When asked if this was an appropriate township expenditure, Stivers said, “Appropriate? Again, we don’t pay a competitive wage and this, even coupled with the Christmas party, is less than our neighboring communities’ wages alone. The trustees have discussed this each year, and choose to do this as opposed to a wage increase, since a wage increase is permanent and a bonus is a one-time commitment.”
She said this year’s holiday bonuses were: $200 for full-time employees; $150 for part-time employees; and $100 for volunteers.
“Our employees have not had cost of living raises or performance based raises since 2010,” Stivers said. “Our starting pay rates are nowhere near comparable to our neighboring communities. I suppose we could do away with this employee morale boosting event and give our employee’s raises, but that would cost even more than the last four parties combined.”
During the past four years, the trustees have spent more than $4,400 on employee holiday parties.
Stivers said state law allows the trustees to approve employee appreciation expenditures like holiday parties.
For 2017, the trustees approved spending up to $1,500. However, Stivers said because of community donations, the total amount for this year’s holiday party was less than $20 at $13.40.
Stivers said the 2016 holiday party was more expensive, since the township had just approached many local businesses for The Moonlight & Mistletoe donations. She said the total cost in 2016 was $2,061.60.
“This is the most expensive party that we’ve ever had and it was 0.0824 percent of our budget,” Stivers said.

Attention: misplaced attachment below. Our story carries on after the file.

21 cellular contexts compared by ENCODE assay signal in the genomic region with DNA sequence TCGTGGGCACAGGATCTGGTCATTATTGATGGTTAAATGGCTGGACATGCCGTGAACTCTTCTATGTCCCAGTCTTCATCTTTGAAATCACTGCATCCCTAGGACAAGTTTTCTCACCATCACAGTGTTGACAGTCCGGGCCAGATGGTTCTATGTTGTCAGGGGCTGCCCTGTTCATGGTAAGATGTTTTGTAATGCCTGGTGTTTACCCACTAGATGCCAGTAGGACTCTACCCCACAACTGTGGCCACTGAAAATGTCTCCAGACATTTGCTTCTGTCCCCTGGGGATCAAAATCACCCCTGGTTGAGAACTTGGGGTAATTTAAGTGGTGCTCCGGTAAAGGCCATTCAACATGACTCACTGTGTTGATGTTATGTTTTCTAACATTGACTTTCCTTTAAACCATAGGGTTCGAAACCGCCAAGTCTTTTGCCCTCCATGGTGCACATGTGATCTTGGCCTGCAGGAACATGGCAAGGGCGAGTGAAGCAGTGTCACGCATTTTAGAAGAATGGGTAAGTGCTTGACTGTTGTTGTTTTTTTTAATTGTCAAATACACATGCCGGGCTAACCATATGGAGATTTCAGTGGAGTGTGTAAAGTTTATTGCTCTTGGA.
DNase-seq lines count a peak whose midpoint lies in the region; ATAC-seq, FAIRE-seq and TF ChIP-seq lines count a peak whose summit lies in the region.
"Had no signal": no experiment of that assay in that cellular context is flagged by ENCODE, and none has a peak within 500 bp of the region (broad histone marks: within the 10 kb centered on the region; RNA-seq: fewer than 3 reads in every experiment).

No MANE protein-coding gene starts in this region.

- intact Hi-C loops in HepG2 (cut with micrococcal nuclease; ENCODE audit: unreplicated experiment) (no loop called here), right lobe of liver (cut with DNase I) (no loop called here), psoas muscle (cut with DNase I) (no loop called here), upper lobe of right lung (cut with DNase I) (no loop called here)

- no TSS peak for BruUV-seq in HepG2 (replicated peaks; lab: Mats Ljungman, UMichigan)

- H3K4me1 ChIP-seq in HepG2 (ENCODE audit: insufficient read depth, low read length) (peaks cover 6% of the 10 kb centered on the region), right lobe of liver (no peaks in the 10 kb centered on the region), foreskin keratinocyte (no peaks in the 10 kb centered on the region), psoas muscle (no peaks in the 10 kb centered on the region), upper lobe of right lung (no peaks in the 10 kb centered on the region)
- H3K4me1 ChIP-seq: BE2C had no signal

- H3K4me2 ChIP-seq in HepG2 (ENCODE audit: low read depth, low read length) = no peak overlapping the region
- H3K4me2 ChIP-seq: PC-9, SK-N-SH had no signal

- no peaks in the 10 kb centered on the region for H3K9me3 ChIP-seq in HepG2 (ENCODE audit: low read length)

The 2015 holiday party cost was $1672.41, while the 2014 holiday party cost was $701.60, she said.
“When you consider that we have about 40 attend these parties it’s not much money per person to show the employees a little appreciation and hopefully keep them around,” Stivers said.”
“I agree that these are expenses the township would like to avoid, but we have to take care of our employees and let them know they are appreciated,” Trustees President Brian Morris said.
Morris added that it’s important to think outside of the box and find ways to get these events sponsored in the future.
While Kohls said her organization is happy to see everyone celebrate Christmas, she said “to legally plunder the people you represent then take their hard earned money and act like Santa Claus at their expense is not only not Christian but, is also unethical.”
She said struggling families and senior citizens who trusted them to use their taxes to secure safety, sanitation, water and minimal services, not to party on their money are angry.
“The modest funds raised from Franklin Township taxes should be used for township needs only,” Kohls said.